28 Feb - 29 Mar 2015
Richard Aldrich, Ei Arakawa, Enrico Baj / Arte Nucleare, Robert Barry, Kerstin Brätsch, Jay Chung & Q Takeki Maeda, Leidy Churchman, Tatsuo Ikeda, Erika Kobayashi, Jutta Koether, Sam Lewitt, Sigmar Polke, Chim↑Pom / Don't Follow the Wind, Nora Schultz, Amy Sillman, Michael Smith, Sergei Tcherepnin, UNITED BROTHERS and Anicka Yi
28 February - 29 March 2015
Curated by UNITED BROTHERS and Jacob King
Bortolami and Green Tea Gallery are pleased to announce The Radiants, an exhibition organized by UNITED BROTHERS and Jacob King. Coinciding with the fourth anniversary of the earthquake and resulting crisis at Japan’s Fukushima Daiichi nuclear power plant, this exhibition features new and historical work by over twenty artists, and will be on view at 520 West 20th Street from February 28 to March 28, 2015.
In physics, radiation describes the transmission of energy in the form of waves or particles moving through space, traveling outward in all directions. An extremely broad category, it encompasses both ionizing radiation (such as x-rays and gamma rays) which can cause atoms to gain or lose electrons, breaking chemical bonds and dangerously altering vital biochemical molecules like DNA, as well as weaker, non-ionizing radiation (such as visible light, infrared light, and microwaves), which mainly generates heat.
Reflecting the multifarious nature of radiation — and both the ubiquity and anxiety which surround this largely invisible force — the works in this show take on multiple forms and dispositions. Included here are paintings by Enrico Baj from the postwar Arte Nucleare movement; drawings by Tatsuo Ikeda made in response to the Lucky Dragon incident of 1954; Robert Barry’s “0.5 Microcurie Radiation Installation” from 1969; a group of "photographs" which Sigmar Polke created by exposing photo-sensitive paper to Uranium ore; a Michael Smith video from 1983 in which he follows instructions for building a government-approved home fallout shelter/snack bar; and a painting which the Japanese collective Chim↑Pom “added” without permission (in May 2011) to Taro Okamoto’s “Myth of Tomorrow,” a mural in Tokyo’s Shibuya subway station that allegorizes the bombing of Hiroshima.
These works are presented together with new works made specifically for the show, which engage with radiation and its effects and abstractions: Jay Chung & Q Takeki Maeda have made a painting using a technical Nano Prussian Blue pigment developed to absorb radioactive material; Sergei Tcherepnin uses a recording of a Geiger counter at Fukushima as the basis for a new sound installation; Amy Sillman presents a new work which references various dreams related to encounters with radiation (e.g. from medical devices); Ei Arakawa contributes a group of floor lamps modeled on the Fukushima Daiichi nuclear reactors after the incident; and a young artist and writer from Tokyo, Erika Kobayashi, presents an installation related to her grandmother and Japanese research on radiation during World War II.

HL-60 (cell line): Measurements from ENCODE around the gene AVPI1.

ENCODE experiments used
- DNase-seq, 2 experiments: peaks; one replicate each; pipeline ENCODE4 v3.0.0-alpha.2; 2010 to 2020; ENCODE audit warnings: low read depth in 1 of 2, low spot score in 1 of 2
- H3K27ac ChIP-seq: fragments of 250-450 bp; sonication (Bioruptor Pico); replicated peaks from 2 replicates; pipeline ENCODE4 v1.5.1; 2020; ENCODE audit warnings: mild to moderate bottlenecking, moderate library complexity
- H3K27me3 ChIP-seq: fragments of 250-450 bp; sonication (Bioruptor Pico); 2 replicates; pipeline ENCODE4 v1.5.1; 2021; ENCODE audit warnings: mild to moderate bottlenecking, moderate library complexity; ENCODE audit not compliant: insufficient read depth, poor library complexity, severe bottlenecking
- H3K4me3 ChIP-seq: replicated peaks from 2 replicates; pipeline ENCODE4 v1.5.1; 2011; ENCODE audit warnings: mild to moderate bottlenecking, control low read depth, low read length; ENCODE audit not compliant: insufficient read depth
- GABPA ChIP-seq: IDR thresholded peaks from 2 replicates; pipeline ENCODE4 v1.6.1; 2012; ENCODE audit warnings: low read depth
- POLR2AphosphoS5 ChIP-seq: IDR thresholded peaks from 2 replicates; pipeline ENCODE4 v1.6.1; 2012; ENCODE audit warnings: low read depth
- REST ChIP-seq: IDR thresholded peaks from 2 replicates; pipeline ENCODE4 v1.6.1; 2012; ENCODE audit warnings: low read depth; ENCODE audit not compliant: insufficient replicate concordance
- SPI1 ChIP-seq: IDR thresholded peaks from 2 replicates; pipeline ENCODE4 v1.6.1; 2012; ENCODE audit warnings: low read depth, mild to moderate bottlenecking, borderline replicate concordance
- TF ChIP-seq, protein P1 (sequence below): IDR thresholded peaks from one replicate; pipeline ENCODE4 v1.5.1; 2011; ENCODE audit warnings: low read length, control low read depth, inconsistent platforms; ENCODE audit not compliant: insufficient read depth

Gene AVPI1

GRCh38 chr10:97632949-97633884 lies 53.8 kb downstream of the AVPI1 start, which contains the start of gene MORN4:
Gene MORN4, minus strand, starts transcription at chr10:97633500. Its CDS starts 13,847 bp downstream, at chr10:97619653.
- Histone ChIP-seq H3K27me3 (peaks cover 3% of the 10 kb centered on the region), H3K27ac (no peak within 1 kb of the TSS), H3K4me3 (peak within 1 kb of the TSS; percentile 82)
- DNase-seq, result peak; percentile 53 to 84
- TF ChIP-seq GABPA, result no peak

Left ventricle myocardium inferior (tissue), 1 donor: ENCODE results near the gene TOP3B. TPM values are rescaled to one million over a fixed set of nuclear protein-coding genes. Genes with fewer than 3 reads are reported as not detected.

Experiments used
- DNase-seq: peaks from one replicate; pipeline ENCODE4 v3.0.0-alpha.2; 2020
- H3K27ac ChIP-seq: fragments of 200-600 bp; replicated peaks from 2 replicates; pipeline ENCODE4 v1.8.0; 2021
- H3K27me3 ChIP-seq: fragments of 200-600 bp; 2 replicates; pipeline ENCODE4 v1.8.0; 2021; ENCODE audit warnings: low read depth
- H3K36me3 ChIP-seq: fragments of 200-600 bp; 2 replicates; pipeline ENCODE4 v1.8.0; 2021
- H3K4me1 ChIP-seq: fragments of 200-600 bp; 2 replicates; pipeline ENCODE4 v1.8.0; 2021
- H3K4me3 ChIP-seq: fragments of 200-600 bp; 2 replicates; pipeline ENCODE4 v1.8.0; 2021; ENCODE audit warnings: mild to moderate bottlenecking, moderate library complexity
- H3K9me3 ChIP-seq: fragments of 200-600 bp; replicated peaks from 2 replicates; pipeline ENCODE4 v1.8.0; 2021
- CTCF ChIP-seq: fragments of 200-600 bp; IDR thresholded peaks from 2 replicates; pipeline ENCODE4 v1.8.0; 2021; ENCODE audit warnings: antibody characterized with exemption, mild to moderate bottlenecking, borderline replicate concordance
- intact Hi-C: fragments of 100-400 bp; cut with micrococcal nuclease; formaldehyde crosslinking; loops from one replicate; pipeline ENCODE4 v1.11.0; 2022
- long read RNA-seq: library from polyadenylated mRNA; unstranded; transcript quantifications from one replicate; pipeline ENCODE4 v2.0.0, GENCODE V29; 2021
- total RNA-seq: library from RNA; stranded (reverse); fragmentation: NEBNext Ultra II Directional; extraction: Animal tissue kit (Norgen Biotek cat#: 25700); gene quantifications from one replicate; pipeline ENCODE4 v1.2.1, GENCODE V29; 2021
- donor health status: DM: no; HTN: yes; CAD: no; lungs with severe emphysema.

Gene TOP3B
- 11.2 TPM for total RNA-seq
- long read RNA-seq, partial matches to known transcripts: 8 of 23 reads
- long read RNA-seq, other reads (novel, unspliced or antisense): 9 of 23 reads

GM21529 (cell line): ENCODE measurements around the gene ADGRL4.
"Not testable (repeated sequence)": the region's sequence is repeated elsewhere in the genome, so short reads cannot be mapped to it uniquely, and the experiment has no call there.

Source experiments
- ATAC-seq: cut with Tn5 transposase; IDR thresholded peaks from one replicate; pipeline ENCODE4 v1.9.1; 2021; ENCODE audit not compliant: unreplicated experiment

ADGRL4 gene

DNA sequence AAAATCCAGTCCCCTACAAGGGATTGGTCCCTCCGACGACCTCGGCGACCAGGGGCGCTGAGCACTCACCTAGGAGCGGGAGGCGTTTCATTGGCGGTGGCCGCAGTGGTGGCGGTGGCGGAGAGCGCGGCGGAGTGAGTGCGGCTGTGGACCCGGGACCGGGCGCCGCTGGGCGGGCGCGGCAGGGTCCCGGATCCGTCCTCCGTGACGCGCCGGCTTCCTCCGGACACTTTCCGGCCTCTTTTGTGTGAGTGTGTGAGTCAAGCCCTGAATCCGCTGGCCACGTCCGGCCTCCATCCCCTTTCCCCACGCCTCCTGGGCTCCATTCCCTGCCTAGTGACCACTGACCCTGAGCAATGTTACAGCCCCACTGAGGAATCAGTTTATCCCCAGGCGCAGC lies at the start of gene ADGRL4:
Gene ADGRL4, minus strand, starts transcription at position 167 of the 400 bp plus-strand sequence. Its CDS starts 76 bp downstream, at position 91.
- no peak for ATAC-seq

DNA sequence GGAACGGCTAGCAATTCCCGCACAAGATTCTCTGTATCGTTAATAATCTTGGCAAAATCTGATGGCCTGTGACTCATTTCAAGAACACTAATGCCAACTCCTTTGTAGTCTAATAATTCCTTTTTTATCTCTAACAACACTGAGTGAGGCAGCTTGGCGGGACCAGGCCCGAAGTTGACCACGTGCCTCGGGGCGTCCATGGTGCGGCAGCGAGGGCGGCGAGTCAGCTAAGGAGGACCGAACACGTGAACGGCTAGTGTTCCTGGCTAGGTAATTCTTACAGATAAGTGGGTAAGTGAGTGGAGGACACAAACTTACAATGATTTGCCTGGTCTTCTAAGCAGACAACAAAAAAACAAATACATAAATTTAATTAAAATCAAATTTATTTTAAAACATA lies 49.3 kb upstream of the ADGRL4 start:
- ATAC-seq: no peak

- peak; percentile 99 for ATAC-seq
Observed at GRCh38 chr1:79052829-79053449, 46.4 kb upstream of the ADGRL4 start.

Also on view are a variety of works that do not specifically thematize radiation or Fukushima, but which, brought into this context, expand and complicate the dialogue around energy and abstraction (and the visible and invisible.) These include paintings and sculptures by Richard Aldrich, Kerstin Brätsch, Leidy Churchman, Jutta Koether, Sam Lewitt, Nora Schultz, and Anicka Yi.
Green Tea Gallery Worldwide was founded in 2011 by Ei Arakawa, a New York-based artist, and his brother Tomoo Arakawa, who owns three tanning salons in and around Fukushima. As a response to the crisis, Green Tea Gallery initiated a dynamic exchange between Fukushima and the international art world, inviting foreign artists to engage with the representations and realities of the situation while, at the same time, leveraging structures of the art world to bring relatives from Fukushima into new situations and wider discourse. (Tomoo received compensation money from the power company after the disaster, which he and Ei have used to produce work under the moniker UNITED BROTHERS.) Projects have included a pop-up at the Arakawas’ cousin’s house in Kanagawa, Japan, a presentation at a friend’s studio in Brooklyn, an office in Paris, a residency on the Big Island of Hawaii, and a booth at the Frieze Art Fair in London, in which their mother cooked soup for visitors with vegetables grown in the vicinity of Fukushima ("Does This Soup Taste Ambivalent?"). Masquerading as a global commercial enterprise, this exhibition marks Green Tea Gallery’s Chelsea debut.
Please note that on March 11th the gallery will be closed, as a symbolic announcement of Don't Follow the Wind, a conceptually “inaccessible” international exhibition happening in the evacuated exclusion zones in Fukushima with contributions from a number of international artists.